Jerry Large of the Seattle Times has an insightful column today about the annual Seattle Race Conference held on Saturday. This year’s conference, marking the 20th anniversary of reparations to Japanese-Americans held in U.S. concentration camps in World War II, was devoted to reparations and other forms of redress and racial healing.

The conference was not devoted solely to considering reparations for slavery or other forms of financial compensation for our nation’s checkered history on race. For instance, the keynote speaker, Ray Winbush of Morgan State University and editor of a volume on reparations, was careful to note that a critical element in healing across racial lines would be more open discussion of the racism in our history and society. This is, of course, one of my core beliefs and a central element of the mission of Traces of the Trade.

Large pursues this thought further, and I think this is well worth reading:

The historian James Horton says our problem today is not the problem of slavery, it is the lingering problem of the distortion of reality that was necessary to justify slavery in a nation of high ideals and Christian faith.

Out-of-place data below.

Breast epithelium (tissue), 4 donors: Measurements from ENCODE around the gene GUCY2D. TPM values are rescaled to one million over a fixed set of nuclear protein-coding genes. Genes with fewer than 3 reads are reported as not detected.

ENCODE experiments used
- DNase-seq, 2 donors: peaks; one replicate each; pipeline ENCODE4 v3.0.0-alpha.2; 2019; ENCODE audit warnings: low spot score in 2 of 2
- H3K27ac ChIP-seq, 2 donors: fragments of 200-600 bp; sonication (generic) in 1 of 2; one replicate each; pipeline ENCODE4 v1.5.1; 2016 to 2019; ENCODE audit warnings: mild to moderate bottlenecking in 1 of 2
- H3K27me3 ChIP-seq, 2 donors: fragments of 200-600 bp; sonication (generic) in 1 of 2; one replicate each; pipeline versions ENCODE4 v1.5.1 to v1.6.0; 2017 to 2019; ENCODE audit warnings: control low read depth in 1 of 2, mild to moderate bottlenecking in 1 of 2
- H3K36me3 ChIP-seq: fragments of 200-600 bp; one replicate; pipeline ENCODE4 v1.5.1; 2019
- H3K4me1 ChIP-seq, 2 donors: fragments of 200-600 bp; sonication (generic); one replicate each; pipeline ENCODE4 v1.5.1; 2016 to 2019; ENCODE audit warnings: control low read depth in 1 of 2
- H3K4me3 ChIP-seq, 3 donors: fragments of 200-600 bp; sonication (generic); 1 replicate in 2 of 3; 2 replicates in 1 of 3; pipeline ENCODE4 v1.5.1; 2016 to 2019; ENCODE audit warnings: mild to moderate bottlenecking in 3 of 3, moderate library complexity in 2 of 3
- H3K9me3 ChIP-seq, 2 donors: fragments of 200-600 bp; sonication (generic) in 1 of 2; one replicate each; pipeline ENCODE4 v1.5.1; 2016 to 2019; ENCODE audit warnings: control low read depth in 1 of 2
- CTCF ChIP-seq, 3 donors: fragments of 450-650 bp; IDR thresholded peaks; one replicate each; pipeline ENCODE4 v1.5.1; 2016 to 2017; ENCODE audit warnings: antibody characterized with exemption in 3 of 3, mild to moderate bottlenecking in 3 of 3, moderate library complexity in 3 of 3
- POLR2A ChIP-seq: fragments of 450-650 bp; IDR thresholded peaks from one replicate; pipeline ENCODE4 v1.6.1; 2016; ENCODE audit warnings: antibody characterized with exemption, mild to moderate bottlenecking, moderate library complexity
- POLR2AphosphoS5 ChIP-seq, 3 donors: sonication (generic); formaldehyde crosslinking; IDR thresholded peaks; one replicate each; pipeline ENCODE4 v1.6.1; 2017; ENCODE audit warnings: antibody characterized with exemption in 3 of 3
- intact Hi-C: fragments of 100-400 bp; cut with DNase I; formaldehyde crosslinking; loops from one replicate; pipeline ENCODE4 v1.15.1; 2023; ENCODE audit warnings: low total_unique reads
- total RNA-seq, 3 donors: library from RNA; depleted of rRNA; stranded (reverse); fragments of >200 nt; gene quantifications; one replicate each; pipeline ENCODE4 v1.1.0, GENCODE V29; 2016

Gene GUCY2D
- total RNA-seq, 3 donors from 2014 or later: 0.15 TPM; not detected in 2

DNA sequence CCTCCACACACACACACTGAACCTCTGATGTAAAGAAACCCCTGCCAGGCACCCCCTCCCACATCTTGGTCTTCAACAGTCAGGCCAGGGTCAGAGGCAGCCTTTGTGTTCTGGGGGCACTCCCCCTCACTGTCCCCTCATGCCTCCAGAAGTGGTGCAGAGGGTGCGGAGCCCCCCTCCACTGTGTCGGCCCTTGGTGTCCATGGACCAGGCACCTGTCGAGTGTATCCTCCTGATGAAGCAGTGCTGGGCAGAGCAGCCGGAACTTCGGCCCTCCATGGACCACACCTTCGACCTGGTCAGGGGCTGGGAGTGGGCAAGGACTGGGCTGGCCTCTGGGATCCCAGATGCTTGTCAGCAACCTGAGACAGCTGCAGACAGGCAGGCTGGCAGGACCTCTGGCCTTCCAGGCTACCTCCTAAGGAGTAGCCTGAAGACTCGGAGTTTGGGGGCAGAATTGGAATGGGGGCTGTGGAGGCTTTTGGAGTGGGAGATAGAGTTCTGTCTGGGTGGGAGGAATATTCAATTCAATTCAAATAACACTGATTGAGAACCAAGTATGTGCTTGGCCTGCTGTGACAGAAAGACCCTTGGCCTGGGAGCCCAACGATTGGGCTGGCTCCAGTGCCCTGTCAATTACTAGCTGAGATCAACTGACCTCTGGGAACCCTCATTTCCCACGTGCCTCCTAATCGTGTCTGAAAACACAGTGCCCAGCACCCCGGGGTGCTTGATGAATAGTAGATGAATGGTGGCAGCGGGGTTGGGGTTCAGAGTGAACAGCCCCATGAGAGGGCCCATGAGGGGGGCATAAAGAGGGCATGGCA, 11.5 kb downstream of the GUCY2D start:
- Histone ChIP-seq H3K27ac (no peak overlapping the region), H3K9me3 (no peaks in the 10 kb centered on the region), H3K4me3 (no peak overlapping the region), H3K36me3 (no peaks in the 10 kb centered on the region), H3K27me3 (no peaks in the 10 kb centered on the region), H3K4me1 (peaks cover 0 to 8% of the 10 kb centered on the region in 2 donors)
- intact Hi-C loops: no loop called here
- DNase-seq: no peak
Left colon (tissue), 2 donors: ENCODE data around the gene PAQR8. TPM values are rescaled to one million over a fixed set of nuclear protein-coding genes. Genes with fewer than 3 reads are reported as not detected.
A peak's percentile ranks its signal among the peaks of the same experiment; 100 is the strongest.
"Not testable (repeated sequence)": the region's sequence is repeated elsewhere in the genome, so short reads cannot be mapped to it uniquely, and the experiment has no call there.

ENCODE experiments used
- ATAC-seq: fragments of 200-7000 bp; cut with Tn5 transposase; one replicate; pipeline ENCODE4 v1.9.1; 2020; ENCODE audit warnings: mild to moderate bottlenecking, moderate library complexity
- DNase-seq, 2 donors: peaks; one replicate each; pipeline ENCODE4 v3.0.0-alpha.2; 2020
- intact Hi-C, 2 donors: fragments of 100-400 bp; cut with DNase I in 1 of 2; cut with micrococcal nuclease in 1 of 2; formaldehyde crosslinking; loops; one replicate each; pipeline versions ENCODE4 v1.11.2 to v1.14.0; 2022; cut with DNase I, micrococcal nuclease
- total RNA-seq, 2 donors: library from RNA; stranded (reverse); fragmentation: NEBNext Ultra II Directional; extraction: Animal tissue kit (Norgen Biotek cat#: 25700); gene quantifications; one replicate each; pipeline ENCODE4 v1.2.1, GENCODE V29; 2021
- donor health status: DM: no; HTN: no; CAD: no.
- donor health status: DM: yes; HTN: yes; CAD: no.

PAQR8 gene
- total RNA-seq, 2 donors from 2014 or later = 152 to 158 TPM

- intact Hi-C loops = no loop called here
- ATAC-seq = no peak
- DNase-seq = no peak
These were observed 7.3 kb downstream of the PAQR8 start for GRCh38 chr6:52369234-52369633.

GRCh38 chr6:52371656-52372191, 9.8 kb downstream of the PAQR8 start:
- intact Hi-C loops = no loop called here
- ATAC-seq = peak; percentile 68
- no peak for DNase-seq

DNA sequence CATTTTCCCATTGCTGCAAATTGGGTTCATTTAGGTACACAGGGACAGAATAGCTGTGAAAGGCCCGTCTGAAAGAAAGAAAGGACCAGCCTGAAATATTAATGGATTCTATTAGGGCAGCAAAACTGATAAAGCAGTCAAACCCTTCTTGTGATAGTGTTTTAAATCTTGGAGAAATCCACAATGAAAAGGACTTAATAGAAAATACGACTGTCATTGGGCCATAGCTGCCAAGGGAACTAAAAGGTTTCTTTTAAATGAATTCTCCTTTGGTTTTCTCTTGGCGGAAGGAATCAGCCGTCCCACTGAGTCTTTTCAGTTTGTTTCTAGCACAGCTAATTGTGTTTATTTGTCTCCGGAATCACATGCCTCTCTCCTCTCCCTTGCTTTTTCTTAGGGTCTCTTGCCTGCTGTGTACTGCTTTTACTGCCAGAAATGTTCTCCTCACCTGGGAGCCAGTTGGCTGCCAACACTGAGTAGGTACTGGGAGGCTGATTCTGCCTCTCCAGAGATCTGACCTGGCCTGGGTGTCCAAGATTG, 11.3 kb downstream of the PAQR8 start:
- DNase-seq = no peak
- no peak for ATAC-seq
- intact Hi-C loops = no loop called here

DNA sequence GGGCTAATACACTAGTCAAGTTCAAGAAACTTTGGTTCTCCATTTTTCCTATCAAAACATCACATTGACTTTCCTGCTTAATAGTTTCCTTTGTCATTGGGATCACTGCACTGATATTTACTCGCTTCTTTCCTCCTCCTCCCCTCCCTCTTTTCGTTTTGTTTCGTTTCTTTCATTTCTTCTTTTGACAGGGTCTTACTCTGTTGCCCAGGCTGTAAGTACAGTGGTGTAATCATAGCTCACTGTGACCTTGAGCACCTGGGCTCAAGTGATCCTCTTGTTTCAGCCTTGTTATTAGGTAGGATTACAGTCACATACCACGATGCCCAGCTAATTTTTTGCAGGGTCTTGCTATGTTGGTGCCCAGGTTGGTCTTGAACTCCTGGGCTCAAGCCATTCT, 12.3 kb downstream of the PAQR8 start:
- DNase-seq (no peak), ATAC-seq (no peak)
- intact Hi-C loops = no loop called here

America created an image of the enslaved that is still embedded in people’s minds — lazy, dumb, dangerous, inferior; and made whiteness the residence of most good qualities.

That’s why people can tolerate disparities in education, criminal justice, poverty. What else would we expect?

Different assumptions wouldn’t let us rest while that kind of injustice continued.

This is a powerful argument for viewing reparations, or any form of remedy, as being not about slavery or the past at all, but about today’s society. This is, I think, one effective answer to the typical response to talk of healing the wounds of the past: “Why don’t blacks just get over it?”

I do think it’s fair to say that since the 1960s, we’ve begun to move more decisively away from this traditional image of black Americans, driven originally by the interests of slave owners. In fact, while I wouldn’t suggest that any Americans are free of these attitudes, the growing differences across demographic groups (generational, geographic, educational, and so on) in the prevalence of these lingering stereotypes may help to explain the stark differences in the willingness of Americans to tolerate racial disparities (or racialized thinking itself, at least for those whose views on race resonate with Obama’s approach). Far from undermining Large’s argument, I think this shows precisely the power of the phenomenon which he describes.

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